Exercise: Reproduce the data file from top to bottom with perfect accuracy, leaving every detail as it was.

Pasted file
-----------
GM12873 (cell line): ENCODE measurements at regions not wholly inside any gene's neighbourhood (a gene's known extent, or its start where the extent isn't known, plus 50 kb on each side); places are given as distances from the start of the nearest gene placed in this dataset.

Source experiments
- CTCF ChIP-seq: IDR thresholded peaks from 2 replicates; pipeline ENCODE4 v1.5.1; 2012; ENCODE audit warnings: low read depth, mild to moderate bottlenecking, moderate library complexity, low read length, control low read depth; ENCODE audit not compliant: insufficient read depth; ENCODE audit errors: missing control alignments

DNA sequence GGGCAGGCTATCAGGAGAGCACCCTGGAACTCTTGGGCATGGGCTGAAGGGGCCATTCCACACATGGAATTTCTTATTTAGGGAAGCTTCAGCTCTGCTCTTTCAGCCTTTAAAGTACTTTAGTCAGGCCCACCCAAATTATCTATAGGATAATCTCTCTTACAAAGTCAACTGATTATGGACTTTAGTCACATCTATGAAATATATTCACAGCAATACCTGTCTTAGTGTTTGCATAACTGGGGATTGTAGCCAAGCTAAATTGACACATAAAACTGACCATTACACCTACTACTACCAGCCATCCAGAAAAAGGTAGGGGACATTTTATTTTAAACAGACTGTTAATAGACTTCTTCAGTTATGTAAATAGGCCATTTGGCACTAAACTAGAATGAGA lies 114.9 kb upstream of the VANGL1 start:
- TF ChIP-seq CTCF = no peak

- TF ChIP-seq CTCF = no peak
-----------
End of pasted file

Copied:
GM12873 (cell line): ENCODE measurements at regions not wholly inside any gene's neighbourhood (a gene's known extent, or its start where the extent isn't known, plus 50 kb on each side); places are given as distances from the start of the nearest gene placed in this dataset.

Source experiments
- CTCF ChIP-seq: IDR thresholded peaks from 2 replicates; pipeline ENCODE4 v1.5.1; 2012; ENCODE audit warnings: low read depth, mild to moderate bottlenecking, moderate library complexity, low read length, control low read depth; ENCODE audit not compliant: insufficient read depth; ENCODE audit errors: missing control alignments

DNA sequence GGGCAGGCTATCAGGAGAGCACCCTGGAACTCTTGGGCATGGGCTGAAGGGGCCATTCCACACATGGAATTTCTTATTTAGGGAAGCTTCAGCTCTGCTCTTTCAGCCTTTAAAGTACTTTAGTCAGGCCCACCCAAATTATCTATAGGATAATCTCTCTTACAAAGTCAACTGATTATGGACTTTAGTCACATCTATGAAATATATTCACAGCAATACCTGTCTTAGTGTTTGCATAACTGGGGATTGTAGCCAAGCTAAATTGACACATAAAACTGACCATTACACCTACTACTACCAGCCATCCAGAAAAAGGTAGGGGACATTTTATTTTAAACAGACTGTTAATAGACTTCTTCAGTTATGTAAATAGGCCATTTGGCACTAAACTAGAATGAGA lies 114.9 kb upstream of the VANGL1 start:
- TF ChIP-seq CTCF = no peak

- TF ChIP-seq CTCF = no peak